Full disclosure: I have worked with the Mothers on Boom Gin – a collaboration with my ethical clothing company, which is funding a scholarship to the weekend for fat babes that I run. Even if I hadn’t done that though, I would still think they are very cool and interesting people who make delicious products which more Wellingtonians should know more about.

Helen and Jo pictured at Breaker Bay, framed by a giant hole in the rocks. They are barefoot, holding bottles of gin and smiling
Helen and Jo with their gins at Breaker Bay

Hello! Obviously I know a fair bit about you both from our work together, but the wider Wellingtonista audience may not. So tell us, who are you? How did Mothers Ruined Gin get started? Whose idea was it to make gin? How did you decide to go into business together?

Jo: Mothers Ruined has a long and winding origin story, because Helen and I have known each other for over 30 years – we met in Wales in 1993, when we both started studying marine biology. We were lab partners and we flatted together with other friends for two years, so we were party partners too. Fast forward to the mid-2000s and we’d both emigrated to Wellington, where while we worked and raised our families, we still managed to spend lots of time together because we both became members of Wellington’s pre-eminent paranormal investigation group (Strange Occurrences). (Editor note: Jo even wrote a book – Spooked – Exploring the Paranormal in New Zealand
by Dr Jo Davy & James Gilberd – 
so you could say she’s been involved in spirits for a loooooooooong time) 

Then, during a small window of near-normality during lockdowns in 2021, we went to an event where we were able to try distilling gin. A name came to mind, we remembered our laboratory background, we both decided an adventure was in order, and so then, many (many!) forms later, we found ourselves at the helm of our own gin business.

Tell us about your gins. What makes the actual gin (see next question) of Mothers Ruined special?

Our gins are no shrinking violets. They are all boldly flavoured, and most of them are boldly coloured. We don’t like gins where, once the mixer is added, the gin is lost. So we set out to create gins that would be a bit of an event and, because drinking in moderation is the type of drinking we like best, which means someone can enjoy one really stonking gin-based drink.


A key difference for your gin – even for people who don’t know much about gin – is your paper bottles. Why did you go down that route?

When we started to look at our options for sourcing bottles, we were surprised to discover that the majority of spirits bottles are sourced from Europe or China, and that the energy and water requirements to both produce and recycle glass are very high. We became aware of a new UK innovation, the Frugal Bottle, and once we realised that this recycled paperboard option existed, there really was no other option for us. It uses four times less water to produce, has a carbon footprint that is up to six times lower (when produced locally, as we hope they will be, in time) and is five times lighter than an equivalent glass bottle. It’s not a perfect solution, but it’s a lot better.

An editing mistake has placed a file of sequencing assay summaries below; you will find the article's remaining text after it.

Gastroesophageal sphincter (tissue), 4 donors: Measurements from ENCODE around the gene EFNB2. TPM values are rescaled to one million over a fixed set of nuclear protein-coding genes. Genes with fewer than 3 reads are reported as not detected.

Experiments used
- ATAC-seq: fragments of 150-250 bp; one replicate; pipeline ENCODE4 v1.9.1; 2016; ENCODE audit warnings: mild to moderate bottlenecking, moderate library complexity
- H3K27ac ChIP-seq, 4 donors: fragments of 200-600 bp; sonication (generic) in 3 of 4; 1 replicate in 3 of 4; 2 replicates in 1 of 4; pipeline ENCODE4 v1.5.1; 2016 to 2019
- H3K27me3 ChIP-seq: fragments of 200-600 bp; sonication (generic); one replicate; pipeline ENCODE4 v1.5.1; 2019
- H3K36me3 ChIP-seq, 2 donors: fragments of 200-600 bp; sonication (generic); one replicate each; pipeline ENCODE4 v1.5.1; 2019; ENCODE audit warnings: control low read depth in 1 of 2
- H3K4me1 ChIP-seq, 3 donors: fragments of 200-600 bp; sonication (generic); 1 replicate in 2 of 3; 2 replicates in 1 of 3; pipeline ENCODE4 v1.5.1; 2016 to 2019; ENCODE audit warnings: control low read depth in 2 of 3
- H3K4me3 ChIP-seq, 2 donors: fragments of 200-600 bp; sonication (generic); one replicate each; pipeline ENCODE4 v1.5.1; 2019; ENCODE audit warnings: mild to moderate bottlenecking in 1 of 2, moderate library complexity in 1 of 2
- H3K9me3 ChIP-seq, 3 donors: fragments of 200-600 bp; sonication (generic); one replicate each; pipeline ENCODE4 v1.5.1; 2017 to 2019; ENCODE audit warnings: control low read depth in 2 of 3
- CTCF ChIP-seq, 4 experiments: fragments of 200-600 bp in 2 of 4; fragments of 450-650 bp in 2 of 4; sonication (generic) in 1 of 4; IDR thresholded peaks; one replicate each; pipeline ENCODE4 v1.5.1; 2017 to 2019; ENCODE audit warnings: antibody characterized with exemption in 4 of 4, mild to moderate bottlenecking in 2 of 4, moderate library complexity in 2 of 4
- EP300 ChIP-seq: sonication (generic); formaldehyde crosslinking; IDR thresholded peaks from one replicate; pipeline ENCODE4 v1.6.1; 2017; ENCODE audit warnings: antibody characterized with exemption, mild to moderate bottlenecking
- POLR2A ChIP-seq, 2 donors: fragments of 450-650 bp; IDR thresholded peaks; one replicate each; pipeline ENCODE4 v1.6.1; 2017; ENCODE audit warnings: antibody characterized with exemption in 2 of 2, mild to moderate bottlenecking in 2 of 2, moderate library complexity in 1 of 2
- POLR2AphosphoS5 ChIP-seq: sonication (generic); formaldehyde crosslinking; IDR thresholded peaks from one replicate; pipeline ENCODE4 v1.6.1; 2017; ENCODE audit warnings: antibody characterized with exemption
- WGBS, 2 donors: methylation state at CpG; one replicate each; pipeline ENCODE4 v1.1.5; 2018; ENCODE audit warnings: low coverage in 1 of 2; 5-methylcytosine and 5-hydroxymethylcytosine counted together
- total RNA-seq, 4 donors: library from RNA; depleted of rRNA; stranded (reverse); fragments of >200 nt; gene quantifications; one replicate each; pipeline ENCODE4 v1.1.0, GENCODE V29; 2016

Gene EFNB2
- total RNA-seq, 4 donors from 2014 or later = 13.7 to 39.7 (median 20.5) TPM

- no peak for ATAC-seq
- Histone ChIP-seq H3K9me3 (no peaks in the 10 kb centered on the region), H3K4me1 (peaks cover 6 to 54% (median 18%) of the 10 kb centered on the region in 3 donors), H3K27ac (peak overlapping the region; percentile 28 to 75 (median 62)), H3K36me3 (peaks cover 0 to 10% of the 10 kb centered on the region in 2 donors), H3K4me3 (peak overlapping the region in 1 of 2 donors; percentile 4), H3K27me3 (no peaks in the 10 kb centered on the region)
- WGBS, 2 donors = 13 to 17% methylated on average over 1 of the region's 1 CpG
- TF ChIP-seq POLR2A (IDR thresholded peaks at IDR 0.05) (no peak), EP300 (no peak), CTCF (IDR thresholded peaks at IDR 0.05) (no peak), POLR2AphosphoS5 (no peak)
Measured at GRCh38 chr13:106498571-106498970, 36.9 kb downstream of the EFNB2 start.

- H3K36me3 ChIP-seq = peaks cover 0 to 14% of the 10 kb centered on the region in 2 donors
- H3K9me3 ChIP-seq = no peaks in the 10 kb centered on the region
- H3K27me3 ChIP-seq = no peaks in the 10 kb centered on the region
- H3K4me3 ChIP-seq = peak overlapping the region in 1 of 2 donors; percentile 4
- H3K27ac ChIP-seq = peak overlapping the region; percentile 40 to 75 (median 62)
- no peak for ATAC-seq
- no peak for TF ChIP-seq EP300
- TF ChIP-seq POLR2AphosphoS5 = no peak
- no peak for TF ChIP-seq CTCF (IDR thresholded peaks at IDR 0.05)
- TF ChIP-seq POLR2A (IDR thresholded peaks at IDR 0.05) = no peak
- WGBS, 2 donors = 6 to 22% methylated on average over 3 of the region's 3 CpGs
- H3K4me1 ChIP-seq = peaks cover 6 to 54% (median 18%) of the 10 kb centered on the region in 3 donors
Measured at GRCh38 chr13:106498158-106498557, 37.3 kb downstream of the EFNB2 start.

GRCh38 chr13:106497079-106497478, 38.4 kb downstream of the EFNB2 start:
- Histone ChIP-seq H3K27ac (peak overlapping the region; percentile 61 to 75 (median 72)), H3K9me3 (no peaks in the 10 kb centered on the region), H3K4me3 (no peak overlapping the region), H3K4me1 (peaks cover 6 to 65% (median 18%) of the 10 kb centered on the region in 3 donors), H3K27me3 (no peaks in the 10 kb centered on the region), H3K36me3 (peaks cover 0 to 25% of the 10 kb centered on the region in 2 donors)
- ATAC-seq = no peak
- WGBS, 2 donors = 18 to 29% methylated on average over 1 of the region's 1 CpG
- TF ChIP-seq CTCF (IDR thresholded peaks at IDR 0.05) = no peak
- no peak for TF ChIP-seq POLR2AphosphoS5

What’s the best thing about being gin makers?

Our motto is to Be Kind, Have Fun, Make Gin, and when we are in the distillery, deep in the process of creating a new recipe or distilling one of our current gins, we really are in our happy place. But when we’ve been at events around the country in this first year of being in business, we’ve been getting a real buzz about the reaction to our story, the gin, and the bottle itself.

What changes would you like to see in the spirits industry?
It would be great to see more people willing to take a risk with alternative packaging – we know that ours isn’t the only option – but some of the alternatives would be more likely to be adopted by producers if the reuse/recycle infrastructure in this country was better, so that’s something that’s bigger than just the spirits industry.

It would also be great if there was a little more acknowledgment by the industry that back in the day, it was usually women who were the distillers. In fact, we’ll soon be starting to share information on our website and socials about the history of women in gin, gathered by our good friend and historian Amanda McVitty.

As mothers, you probably pretend you don’t have favourite children, but which of your gins is your favourite?

It really does depend on the day, but if I was doing ‘Desert Island Gin’ and had to choose just one to save, it would have to be Original Gin (Jo). Helen has a very soft spot for Fruity Ruby.

Now you’ve collaborated with Wellington’s best ethical clothing label for fat babes, what would your next dream local collaboration be?

Our gins are very suited to cocktails, being so very bold, flavourful and colourful, so we’d love to do a series with one of the many superb cocktail venues in the city, like Nightflower or Hawthorn Lounge.

Jo – you deliver a lot of the gins via bike! What’s your favourite bike route in Wellington?

Undoubtedly the ride along the South Coast, from Island Bay to Breaker Bay! Whatever the weather, the light and water are always amazing.

What’s the best licensed place to drink gin in Wellington? And as an obvious follow up: what’s the best place for a Mothers Ruined gin picnic?

The Sprig & Fern taverns have been great supporters of MRG, so we’d encourage Wellingtonians to pop in to one of them to enjoy one of our gins! And it’s hard to go past Breaker Bay as a fabulous gin picnic spot.

And finally, what’s one thing that could improve Wellington enormously?

Oooh, that’s a gnarly question! Tempting to say that having all the water leaks fixed would be terrific, but let’s go with installation of bus stops with living roofs. Get them buzzing with pollinator-friendly plants!